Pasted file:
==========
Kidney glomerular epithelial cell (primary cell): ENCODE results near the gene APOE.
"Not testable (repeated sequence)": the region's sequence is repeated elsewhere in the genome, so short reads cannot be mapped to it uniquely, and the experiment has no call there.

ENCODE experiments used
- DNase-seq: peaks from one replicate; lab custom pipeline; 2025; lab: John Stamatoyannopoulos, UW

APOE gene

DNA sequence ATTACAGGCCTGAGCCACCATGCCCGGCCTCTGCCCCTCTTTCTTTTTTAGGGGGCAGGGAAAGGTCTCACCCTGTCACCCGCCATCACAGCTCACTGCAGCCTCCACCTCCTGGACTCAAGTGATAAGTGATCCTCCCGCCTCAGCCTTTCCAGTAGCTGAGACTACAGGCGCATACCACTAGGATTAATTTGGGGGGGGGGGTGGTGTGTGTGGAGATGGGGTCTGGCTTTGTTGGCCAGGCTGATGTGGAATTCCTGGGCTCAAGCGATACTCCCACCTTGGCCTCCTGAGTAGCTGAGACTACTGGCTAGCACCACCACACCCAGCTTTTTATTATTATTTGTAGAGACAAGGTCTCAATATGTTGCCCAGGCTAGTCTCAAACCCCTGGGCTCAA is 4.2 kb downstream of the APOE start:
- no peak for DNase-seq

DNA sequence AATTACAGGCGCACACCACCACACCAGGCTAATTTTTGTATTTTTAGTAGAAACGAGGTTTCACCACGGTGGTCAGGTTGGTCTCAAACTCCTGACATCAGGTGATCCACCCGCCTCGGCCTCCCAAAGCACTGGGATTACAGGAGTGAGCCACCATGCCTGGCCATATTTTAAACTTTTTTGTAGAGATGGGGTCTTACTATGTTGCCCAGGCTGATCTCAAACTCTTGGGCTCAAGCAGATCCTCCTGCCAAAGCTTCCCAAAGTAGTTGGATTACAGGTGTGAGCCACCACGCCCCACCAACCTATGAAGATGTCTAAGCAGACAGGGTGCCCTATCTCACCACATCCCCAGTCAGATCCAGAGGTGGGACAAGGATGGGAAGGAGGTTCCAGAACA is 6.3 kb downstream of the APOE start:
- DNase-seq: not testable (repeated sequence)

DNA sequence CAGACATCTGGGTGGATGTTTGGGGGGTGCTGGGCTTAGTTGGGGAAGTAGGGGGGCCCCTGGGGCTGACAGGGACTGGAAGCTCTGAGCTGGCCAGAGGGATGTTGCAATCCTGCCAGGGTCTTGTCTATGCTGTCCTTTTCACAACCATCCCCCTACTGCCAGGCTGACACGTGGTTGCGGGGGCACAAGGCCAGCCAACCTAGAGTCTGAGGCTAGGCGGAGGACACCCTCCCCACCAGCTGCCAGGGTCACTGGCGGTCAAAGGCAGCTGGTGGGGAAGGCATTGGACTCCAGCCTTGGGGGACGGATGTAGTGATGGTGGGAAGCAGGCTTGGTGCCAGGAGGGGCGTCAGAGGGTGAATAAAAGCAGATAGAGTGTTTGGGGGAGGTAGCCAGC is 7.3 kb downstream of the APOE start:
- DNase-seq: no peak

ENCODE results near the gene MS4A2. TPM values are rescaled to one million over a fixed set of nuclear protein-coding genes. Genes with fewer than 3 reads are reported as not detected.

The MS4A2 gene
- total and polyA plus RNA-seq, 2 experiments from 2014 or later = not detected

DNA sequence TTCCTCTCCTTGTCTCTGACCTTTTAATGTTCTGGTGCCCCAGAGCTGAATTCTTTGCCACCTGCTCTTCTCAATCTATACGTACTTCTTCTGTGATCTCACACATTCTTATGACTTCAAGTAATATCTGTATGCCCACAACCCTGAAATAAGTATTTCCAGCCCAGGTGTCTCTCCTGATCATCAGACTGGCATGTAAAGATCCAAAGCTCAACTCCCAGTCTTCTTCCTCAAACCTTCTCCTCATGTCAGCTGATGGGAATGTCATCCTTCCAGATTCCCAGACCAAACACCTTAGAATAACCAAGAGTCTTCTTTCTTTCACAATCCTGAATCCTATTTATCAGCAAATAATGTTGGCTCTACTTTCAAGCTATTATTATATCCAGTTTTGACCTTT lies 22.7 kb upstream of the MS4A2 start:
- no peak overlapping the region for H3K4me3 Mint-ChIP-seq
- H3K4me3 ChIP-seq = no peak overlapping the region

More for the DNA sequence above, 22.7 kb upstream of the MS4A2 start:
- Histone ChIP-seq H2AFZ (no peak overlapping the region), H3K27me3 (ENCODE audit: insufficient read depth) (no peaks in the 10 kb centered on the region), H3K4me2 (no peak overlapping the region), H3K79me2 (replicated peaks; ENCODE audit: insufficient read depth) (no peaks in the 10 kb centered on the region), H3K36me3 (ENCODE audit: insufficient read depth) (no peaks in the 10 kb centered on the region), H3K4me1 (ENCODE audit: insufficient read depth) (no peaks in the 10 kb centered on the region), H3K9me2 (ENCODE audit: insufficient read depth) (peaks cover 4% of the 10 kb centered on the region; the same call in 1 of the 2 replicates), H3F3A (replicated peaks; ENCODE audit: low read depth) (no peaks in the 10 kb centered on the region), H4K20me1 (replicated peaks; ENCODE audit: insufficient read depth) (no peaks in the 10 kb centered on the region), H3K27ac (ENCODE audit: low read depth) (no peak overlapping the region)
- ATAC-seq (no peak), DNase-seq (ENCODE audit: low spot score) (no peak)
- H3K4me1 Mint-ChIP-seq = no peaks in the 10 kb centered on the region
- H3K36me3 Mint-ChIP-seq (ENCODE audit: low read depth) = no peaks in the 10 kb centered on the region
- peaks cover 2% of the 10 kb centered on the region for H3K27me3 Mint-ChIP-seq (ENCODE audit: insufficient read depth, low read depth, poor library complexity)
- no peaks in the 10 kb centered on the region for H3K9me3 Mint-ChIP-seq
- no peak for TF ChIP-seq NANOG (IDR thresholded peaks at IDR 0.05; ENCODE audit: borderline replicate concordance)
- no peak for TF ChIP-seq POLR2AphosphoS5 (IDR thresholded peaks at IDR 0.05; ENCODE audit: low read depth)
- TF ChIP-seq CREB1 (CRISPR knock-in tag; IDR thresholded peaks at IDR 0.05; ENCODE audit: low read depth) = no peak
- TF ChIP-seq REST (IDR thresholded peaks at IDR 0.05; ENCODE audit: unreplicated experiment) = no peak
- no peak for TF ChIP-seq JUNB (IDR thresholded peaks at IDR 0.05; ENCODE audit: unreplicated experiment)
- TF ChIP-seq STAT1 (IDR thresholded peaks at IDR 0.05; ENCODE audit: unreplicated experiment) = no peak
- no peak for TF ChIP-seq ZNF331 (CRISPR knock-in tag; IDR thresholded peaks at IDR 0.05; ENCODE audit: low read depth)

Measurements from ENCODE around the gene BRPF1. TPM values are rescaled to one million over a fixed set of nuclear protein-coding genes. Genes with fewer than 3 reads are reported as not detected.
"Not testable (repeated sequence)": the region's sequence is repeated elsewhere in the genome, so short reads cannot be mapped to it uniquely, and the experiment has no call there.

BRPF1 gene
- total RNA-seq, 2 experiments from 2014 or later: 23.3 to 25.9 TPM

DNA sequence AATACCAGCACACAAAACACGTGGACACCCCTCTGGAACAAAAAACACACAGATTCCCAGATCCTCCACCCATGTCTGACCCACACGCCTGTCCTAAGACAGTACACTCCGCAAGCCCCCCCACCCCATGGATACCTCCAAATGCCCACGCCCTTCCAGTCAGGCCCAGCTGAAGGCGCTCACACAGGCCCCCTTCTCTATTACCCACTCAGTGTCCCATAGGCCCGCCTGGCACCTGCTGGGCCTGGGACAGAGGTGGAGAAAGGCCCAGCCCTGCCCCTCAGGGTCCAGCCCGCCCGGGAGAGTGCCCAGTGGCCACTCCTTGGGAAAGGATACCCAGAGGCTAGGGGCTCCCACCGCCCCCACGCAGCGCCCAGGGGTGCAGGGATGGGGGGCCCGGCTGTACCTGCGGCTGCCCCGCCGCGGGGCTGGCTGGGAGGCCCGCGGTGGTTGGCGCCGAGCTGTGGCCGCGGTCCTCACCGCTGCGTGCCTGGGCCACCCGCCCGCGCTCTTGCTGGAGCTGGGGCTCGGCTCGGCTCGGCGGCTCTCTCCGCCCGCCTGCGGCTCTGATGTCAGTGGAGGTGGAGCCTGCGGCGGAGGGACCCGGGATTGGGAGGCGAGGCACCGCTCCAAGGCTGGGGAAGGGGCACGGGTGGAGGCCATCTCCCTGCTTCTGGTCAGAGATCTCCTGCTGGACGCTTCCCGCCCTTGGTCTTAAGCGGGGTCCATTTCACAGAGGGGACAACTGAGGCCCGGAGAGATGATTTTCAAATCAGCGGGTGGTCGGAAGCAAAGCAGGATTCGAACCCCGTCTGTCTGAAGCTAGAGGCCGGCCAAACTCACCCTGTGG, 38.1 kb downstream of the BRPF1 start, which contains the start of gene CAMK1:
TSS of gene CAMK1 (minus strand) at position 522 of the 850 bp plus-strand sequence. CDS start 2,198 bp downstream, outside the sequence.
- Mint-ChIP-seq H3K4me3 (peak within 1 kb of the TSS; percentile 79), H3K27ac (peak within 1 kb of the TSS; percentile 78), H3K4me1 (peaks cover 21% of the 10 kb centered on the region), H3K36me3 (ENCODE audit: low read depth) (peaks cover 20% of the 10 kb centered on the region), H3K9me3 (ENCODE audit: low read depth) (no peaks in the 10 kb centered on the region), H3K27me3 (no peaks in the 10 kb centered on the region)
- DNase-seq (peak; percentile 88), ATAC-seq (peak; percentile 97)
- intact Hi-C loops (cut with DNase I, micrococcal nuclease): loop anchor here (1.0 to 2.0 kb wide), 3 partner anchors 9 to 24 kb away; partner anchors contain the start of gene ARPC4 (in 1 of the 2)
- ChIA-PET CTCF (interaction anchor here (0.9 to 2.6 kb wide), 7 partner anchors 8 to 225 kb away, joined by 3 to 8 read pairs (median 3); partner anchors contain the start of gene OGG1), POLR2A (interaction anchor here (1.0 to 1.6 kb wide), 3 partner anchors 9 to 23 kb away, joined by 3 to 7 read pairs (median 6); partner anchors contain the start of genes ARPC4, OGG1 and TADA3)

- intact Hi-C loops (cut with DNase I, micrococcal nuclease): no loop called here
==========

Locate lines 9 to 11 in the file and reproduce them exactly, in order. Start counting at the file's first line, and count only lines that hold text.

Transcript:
- DNase-seq: not testable (repeated sequence)

DNA sequence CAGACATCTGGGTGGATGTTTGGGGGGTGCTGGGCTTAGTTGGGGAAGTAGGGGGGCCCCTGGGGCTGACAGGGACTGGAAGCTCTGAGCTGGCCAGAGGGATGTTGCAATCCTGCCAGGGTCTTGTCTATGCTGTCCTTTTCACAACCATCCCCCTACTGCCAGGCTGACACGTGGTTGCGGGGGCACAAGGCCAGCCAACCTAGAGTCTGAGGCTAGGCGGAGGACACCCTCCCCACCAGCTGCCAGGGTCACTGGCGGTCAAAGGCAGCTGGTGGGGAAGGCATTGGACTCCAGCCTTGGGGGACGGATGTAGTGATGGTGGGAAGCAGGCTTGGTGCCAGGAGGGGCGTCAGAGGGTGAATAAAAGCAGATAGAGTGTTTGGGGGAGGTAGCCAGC is 7.3 kb downstream of the APOE start:
- DNase-seq: no peak